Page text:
May 15, 2013 --
Forty years ago, the Senate Watergate hearings, chaired by Sen. Sam Ervin, Democrat from North Carolina were underway. The hearings included the comment from Alexander Butterfield that President Richard M. Nixon had a taping system. This comment led to demands that the tapes be produced, and, after they were produced and 18 and one-half minutes found to be missing on one of the tapes, to demands for impeachment. (There were calls for impeachment even before the Butterfield disclosure.)
Forty years ago, the nation was told by the media that a cover-up can be worse than the original offense; that no man is above the law. And forty years ago, we learned that a president can be forced to resign on pain of removal from office. It should also be noted that forty years ago, the resignation of two officials and the firing of a third official could be quickly called by the media a "Saturday Night Massacre" --although the officials involved remain quite alive after their resignations and firing.
And so, I imagine Richard M. Nixon absorbing Hillary Clinton's exclamation at a congressional hearing on the terror attack in Benghazi, last September 11 -- "What different, at this point, does it make?" -- and saying, "why didn't I think of that?" But then, LPR does not believe it would have mattered had Mr. Nixon uttered a Clintonism rather than asserting: "I'm not crook." He was, after all a Republican.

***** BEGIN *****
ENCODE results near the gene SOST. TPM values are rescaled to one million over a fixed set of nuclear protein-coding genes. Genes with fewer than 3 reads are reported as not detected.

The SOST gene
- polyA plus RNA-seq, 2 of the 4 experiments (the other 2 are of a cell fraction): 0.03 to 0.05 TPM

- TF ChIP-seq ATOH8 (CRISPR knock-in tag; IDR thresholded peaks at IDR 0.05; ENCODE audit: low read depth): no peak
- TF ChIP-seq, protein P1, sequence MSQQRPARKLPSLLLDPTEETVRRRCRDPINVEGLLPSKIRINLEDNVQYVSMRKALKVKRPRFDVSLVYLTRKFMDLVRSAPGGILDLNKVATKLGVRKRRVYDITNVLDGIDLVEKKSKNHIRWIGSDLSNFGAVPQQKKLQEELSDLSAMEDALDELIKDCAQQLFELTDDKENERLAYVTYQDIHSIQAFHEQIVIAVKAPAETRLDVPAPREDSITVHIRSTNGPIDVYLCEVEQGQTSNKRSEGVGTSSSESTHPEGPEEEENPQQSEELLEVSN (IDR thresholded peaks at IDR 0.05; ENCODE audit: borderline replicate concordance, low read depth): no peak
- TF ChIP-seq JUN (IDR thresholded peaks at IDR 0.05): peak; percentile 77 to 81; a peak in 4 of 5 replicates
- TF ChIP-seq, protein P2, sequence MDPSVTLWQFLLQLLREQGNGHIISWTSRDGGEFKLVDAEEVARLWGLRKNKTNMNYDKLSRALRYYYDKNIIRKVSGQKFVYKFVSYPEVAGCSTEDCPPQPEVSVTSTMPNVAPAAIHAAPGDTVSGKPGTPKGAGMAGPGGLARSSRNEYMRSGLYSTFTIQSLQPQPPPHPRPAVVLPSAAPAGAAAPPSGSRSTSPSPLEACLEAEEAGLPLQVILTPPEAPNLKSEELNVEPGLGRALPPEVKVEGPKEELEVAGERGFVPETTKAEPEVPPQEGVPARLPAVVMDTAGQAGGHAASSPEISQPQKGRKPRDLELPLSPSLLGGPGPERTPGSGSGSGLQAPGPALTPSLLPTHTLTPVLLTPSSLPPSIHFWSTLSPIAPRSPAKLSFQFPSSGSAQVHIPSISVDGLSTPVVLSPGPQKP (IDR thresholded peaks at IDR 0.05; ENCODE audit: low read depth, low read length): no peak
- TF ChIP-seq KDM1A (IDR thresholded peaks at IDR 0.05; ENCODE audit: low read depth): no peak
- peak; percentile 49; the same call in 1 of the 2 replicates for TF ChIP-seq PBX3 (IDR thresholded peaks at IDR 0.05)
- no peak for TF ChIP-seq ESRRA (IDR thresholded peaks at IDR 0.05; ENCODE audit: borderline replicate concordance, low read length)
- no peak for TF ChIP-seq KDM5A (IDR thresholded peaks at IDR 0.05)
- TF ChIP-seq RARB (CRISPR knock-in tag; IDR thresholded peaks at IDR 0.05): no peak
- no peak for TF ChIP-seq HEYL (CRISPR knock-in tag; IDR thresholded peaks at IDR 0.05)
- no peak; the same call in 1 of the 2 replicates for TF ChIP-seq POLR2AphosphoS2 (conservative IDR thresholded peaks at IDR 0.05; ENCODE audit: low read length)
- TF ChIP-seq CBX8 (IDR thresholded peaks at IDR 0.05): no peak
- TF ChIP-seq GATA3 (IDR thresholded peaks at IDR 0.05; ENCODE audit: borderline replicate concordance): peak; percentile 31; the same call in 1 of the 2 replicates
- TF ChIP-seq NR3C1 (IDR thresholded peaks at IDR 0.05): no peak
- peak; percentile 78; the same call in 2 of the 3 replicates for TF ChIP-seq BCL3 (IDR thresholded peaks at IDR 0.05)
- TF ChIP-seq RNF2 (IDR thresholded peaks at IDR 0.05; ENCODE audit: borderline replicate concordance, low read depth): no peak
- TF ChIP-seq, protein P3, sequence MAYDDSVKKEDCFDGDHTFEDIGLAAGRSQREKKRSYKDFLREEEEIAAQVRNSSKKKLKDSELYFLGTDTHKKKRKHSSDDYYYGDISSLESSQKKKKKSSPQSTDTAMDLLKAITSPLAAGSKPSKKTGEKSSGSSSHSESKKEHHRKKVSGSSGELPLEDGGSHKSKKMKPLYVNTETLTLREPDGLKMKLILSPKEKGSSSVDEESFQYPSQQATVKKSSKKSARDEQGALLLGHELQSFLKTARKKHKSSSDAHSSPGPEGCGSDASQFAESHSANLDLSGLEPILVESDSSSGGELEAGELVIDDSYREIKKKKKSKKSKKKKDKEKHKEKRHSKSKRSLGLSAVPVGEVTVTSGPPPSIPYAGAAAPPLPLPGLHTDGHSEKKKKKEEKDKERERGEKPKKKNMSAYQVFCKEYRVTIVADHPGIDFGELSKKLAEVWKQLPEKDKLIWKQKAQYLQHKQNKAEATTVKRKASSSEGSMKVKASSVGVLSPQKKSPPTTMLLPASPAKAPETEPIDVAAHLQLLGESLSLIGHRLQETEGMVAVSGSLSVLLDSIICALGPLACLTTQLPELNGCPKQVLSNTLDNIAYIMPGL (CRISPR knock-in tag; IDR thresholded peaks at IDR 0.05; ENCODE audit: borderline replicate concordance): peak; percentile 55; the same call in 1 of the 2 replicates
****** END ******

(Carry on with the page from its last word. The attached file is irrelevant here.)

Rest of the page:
Mrs. Clinton's comment was made at a congressional hearing last January after she offered as alternatives an incorrect assertion (protest) and an incorrect sarcasm (guys on the prowl to kill Americans). The difference Mrs. Clinton refused to recognize stemmed from her inability to deal honestly with the facts.
The aftermath of the Benghazi terror attack suggests to LPR the following insights concerning the media's leftist mindset:
Republicans who question the actions of a Democratic administration are motivated solely by partisanship.
Officials in a Democratic administration who create nonfactual narratives are not disseminating false information; at worst, they are merely confusing some details.
Democratic administrations are incapable of engaging in a cover-up. Democratic conduct can never be considered worse than a misstep or mistake that was made -- and a few weeks after such misstep or mistake, the event fades into the "long ago."
Whistle-blowers are to be lauded only when whistles are blown on Republicans. (Whistle-blowers on Democrats are probably malcontents.)
During Republican administrations, the media must assume an adversary relationship with government. During Democratic administrations, the adversary relationship should be replaced by an advocacy relationship for government.